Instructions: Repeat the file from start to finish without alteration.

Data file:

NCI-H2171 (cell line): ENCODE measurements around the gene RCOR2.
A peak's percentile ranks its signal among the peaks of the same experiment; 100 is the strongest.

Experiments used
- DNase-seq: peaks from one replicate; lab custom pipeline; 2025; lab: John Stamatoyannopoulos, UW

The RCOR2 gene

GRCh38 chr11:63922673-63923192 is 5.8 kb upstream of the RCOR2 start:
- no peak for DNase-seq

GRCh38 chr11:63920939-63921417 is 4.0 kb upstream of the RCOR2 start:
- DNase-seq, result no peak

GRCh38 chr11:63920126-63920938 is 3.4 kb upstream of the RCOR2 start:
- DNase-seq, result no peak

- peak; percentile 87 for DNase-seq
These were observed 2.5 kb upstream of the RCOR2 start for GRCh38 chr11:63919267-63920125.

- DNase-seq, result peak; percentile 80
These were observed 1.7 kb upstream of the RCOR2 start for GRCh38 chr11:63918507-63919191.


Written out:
NCI-H2171 (cell line): ENCODE measurements around the gene RCOR2.
A peak's percentile ranks its signal among the peaks of the same experiment; 100 is the strongest.

Experiments used
- DNase-seq: peaks from one replicate; lab custom pipeline; 2025; lab: John Stamatoyannopoulos, UW

The RCOR2 gene

GRCh38 chr11:63922673-63923192 is 5.8 kb upstream of the RCOR2 start:
- no peak for DNase-seq

GRCh38 chr11:63920939-63921417 is 4.0 kb upstream of the RCOR2 start:
- DNase-seq, result no peak

GRCh38 chr11:63920126-63920938 is 3.4 kb upstream of the RCOR2 start:
- DNase-seq, result no peak

- peak; percentile 87 for DNase-seq
These were observed 2.5 kb upstream of the RCOR2 start for GRCh38 chr11:63919267-63920125.

- DNase-seq, result peak; percentile 80
These were observed 1.7 kb upstream of the RCOR2 start for GRCh38 chr11:63918507-63919191.